According to the ruling parties, the Christian Socialists and their allies, the event was caused by a mob, some of whom were armed, that attacked the Palace of Justice. Police officers fired at members of the crowd threatening the Palace of Justice after they were fired upon. The mob violence was due largely to agitation by communists and other provocateurs. The government responded with the force needed to restore order.
Finally, the Heimwehr and other right-wing groups painted the event as a planned revolution to overthrow the Austrian regime and create a Bolshevist government. This revolution was conceived and supported by Moscow and communists from other countries. The coup was narrowly averted by the actions of the police assisted by the Heimwehr.
Surprisingly, this third narrative dominated the story of the Schrecktenstage as reported in the United States, as can be seen in the headlines such as these:
RED RIOTS BATH VIENNA IN BLOODSHED;
40 TO 100 ARE KILLED AND 500 WOUNDED;
SOVIET REPUBLIC THE AIM OF COMMUNISTS
(Navaree Atkinson, New York Times, July 16, 1937)
RED DICTATORSHIP IS DECLARED IN AUSTRIA FOLLOWING BLOODY RIOT
(Associated Press dispatch, The Times Record, Zaneville, OH, July 16, 1927)
AUSTRIAN REDS SEEK TO STRETCH RIOTS INTO REVOLT; ONE REPORT HAS RED DICTATORSHIP PROCLAIMED
(San Antonio Express, July 16, 1927)
|San Antonio Express, July 16, 1927|
In fact, communists were not popular in Austria, even in "Red Vienna." In the elections held in April 1927, the Communist Party received only 70,000 votes out of over 3.6 million cast (less than two percent) in Austria. In Vienna, the Party got only 10,000 votes. They had no seats in the Austrian Parliament. As one Social Democrat, a foreman at a Vienna soap factory, told a New York Times Reporter, "It is nonsense to say communists were instigators. There are not enough communists in Vienna to instigate a dogfight, much less a revolution."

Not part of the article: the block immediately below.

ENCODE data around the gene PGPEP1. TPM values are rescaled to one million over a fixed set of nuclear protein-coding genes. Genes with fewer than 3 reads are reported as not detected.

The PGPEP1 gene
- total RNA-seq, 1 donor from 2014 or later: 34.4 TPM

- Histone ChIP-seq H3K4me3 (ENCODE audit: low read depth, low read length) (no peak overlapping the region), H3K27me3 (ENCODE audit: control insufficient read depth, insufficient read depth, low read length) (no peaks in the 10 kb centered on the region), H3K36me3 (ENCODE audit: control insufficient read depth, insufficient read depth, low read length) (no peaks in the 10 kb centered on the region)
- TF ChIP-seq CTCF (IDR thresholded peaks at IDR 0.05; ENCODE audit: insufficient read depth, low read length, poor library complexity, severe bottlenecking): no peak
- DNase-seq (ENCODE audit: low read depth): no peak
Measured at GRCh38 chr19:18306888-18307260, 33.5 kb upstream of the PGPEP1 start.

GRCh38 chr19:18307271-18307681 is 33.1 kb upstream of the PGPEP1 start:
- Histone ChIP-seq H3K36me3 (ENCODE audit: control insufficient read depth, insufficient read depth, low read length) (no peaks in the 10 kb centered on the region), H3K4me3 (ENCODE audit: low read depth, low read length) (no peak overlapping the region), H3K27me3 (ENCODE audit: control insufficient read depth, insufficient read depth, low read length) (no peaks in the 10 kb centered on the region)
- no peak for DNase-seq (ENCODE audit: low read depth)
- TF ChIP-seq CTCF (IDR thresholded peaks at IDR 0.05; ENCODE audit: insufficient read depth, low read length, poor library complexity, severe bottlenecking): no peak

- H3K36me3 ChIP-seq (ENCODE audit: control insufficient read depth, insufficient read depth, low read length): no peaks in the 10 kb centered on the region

Burying the Dead
The July 15th and 16th events deeply shocked Austrians, including Viennese, and they had no taste for a continuation of the violence. The journalists who rushed to Vienna to write the latest story of a revolution, arriving on July 17th or later, were surprised and disappointed to find that life had quickly returned to normal and they had little about which to write.
While the different sides identified villains they blamed for the violence, they did not direct anger at those most directly involved in the rioting and shooting. For example, the Social Democrats blamed the Chancellor and head of the Vienna police, but suggested that the individual police officers who did the shooting were simply doing the bidding of their bloody leaders. The Christian Socialists blamed communists (mainly foreign communists) and Social Democratic leaders for the violence, but did not direct their propaganda against the workers who took part in the march or those who were killed.
With a general cease fire, and a large amount of tolerance, the national government allowed the Social Democrats and the city government of Vienna, dominated by Socialists, to bury the dead civilians -- most shot by the Vienna police -- in an elaborate ceremony on July 20th. While it limited the number of people who could attend the burial -- keeping thousands at a distance, the national government also the limited the visibility of police and soldiers in the city. Crowd control for the Socialist funeral was left largely to the Republican Guard.
At this funeral, fifty-seven civilians were buried together in a mass grave at the Central Cemetery of Vienna. According to a New York Times story, "They were the victims whom the municipal authorities had offered to inter in common graves and whose relatives had accepted the offer."
T. R. Ybarra of the New York Times provided this vivid account of the funeral: